Farmer and Veterinary Practices and Opinions Related to Fertility Testing and Pregnancy Diagnosis of UK Dairy Cows.
ABSTRACT: Dairy cow farming plays an important role in the UK and worldwide economies. Significant challenges are currently being faced regarding sustainability of the dairy industry. Dairy cow subfertility remains an important issue limiting herd productivity, resulting in annual losses of hundreds of millions of pounds in the UK alone. To address this, accurate monitoring of reproductive status and early detection of fertility issues in individual cows is essential. The aim of this study was to gather farmer and veterinarian opinions on current practices and perceived gaps related to diagnosis of fertility issues and pregnancy testing in UK dairy farms. Using online questionnaires, data were collected and analyzed from a total of 40 farmers and 59 veterinarians. The results showed that non-seen bulling checks and ultrasound were the most frequent tools to detect fertility issues, and that most farmers tested post-calving, and often again before or during mating. Most farmers believed that current tests did not meet their expectations, with half of those being willing to pay more than they were currently paying for fertility testing. In regard to pregnancy testing, ultrasound was most commonly used, at 30-50 days post-insemination either in individual or groups of cows. Again, most farmers believed that current tests did not meet their expectations, and a majority would consider paying a higher cost for a test that was better than those currently available. In addition, a majority of farmers would consider using a test that could detect pregnancy within 2 weeks post-insemination, if such test existed, because they believed it would help improve their herds' reproductive performance. Overall, the opinions of farmers and veterinarians indicate that there is significant scope for improving dairy herd fertility monitoring practices in the UK, through development of improved assays that can diagnose pregnancy and infertility earlier, are less disruptive to farm operations and are more cost effective than available tools. They also provide useful information to guide the future development and implementation of better diagnostics for improving reproductive performance of dairy cattle.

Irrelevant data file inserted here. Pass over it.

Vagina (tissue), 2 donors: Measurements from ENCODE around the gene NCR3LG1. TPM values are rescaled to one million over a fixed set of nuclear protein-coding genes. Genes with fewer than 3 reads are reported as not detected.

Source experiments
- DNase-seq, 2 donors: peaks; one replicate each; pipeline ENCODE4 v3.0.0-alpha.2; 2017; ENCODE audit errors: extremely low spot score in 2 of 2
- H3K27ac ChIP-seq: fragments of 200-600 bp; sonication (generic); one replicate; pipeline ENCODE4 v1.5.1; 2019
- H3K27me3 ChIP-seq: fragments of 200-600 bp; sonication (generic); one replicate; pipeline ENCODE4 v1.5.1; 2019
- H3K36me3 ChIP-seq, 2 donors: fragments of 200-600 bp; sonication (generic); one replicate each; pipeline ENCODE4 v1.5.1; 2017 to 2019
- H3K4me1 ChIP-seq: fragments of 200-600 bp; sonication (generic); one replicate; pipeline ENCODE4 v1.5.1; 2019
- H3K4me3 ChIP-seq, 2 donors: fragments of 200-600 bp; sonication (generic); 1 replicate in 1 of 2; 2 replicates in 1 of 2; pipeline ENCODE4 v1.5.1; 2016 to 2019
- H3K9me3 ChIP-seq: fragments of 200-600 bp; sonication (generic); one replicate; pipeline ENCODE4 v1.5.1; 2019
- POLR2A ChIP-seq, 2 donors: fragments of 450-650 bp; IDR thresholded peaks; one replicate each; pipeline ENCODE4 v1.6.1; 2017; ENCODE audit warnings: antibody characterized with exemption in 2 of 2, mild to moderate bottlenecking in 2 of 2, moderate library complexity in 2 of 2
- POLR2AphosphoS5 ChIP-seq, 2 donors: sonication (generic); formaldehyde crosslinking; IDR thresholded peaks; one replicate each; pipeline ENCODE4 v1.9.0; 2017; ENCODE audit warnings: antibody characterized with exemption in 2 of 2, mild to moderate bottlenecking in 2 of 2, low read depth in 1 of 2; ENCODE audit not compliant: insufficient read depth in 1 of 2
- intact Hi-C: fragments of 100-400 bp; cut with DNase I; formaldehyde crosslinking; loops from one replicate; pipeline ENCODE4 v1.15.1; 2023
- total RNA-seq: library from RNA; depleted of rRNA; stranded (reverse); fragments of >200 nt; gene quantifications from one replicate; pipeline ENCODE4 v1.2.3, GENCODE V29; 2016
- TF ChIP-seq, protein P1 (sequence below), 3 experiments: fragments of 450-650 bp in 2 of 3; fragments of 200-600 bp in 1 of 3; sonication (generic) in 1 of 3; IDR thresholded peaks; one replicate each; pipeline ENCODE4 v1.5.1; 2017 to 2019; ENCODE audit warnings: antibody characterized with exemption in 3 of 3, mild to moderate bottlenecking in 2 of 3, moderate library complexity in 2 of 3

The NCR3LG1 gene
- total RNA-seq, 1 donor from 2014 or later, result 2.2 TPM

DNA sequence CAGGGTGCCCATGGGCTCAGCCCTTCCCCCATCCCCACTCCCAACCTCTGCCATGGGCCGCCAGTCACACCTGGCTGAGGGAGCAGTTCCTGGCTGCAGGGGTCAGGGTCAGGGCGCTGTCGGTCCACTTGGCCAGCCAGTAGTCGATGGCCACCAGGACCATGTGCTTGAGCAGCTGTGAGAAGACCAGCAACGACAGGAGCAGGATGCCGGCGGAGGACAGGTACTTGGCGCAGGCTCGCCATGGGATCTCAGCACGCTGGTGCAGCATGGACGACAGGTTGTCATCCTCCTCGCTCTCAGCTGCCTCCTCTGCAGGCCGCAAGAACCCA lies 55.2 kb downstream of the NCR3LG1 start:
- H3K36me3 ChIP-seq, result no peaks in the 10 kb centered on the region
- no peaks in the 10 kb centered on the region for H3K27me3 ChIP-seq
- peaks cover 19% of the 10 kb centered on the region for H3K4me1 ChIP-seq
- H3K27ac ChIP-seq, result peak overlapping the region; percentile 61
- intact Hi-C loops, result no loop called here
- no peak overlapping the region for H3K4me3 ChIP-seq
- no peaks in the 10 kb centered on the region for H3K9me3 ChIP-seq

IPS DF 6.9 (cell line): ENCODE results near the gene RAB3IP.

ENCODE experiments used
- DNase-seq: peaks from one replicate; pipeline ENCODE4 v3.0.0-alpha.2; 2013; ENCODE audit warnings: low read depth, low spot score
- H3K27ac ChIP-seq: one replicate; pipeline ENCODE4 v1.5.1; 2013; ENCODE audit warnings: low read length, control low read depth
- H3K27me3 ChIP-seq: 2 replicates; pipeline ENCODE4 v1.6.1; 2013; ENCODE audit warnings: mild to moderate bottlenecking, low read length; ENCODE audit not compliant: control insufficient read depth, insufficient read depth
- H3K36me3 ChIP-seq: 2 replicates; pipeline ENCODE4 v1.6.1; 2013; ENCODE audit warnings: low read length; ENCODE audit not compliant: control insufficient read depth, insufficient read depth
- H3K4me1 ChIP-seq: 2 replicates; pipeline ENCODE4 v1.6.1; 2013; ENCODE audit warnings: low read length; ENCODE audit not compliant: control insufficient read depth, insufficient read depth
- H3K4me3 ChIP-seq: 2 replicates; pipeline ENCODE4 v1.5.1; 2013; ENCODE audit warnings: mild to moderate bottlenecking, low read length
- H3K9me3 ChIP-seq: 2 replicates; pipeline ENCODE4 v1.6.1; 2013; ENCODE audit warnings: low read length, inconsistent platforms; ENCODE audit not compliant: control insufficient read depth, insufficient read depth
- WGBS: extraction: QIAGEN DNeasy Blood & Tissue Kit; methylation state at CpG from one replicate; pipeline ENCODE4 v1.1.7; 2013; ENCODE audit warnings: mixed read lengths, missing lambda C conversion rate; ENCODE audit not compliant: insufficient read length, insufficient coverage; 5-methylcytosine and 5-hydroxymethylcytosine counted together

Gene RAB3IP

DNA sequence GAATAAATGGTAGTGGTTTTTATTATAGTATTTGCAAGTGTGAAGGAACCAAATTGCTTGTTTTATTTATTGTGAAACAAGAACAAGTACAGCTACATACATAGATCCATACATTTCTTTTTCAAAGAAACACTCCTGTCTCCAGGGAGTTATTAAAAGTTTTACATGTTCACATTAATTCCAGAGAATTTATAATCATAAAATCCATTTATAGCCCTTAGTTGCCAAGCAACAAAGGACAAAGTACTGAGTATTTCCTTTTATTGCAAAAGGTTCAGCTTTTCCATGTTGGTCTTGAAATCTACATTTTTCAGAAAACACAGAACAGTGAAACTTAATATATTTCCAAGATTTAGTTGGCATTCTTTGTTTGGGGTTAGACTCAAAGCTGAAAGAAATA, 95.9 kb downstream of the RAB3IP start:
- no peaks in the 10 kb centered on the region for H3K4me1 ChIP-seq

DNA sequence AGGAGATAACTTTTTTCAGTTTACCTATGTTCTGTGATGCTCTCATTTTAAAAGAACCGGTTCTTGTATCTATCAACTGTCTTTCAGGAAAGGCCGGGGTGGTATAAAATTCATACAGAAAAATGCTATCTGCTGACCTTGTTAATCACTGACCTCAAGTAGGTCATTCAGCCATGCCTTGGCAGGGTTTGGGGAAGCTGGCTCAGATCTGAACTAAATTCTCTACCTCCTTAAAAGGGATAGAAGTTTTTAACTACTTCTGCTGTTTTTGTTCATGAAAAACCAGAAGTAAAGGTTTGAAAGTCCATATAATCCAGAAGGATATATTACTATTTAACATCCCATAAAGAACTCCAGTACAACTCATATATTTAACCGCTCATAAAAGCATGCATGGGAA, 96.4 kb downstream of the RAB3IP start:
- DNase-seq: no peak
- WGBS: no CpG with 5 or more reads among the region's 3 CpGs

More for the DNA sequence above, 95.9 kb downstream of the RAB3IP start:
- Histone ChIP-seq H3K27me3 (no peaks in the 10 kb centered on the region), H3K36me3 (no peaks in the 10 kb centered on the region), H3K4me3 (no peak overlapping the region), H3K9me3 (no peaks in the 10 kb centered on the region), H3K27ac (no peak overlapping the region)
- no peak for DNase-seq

Project description:Production diseases are highly prevalent in modern dairy herds, resulting in lost productivity and reduced animal welfare. Two important production diseases are mastitis and metabolic disorders. The availability of robust diagnostic tools that can detect animals at early stages of disease is crucial to prevent the high costs associated with lost productivity and the treatment of clinically and/or chronically diseased animals. Despite a variety of diagnostic methods being available to farmers and veterinarians, the incidence of these diseases in UK dairy herds has not changed over the last decade, underscoring the need for improved approaches for early disease detection. To this end, we administered a questionnaire to farmers and veterinarians to understand current diagnostic practices in the UK dairy cow sector, and to gather opinions on the suitability of currently available diagnostic tests in order to identify specific areas where improvement in diagnostic technologies and/or practices are needed. Data from a total of 34 farmers and 42 veterinarians were analyzed. Results indicated that most farmers surveyed used a combination of methods to diagnose mastitis and metabolic disorders, the most popular of which were visual inspection and milk recording somatic cell count data for mastitis, and body condition score and milk ketone testing for metabolic disorders. These preferences were not always in line with veterinarian recommendations of different diagnostic tools. Moreover, veterinarians indicated they were not satisfied with currently available diagnostic tools or how these were implemented by farmers. Both farmers and veterinarians recognized there was substantial room for improvement of current diagnostic tools, particularly in regard to the need to detect disease early. A majority of respondents preferred new diagnostic tests to be suitable for use with milk rather than blood or urine samples, and to yield results within 24 h. Finally, both groups surveyed identified economic cost as the most important barrier for the future uptake of new diagnostic technologies. The information obtained should guide the future development of diagnostic approaches that meet both the expectations of farmers and veterinarians, and help bring about a reduction in the incidence of production diseases in UK dairy herds.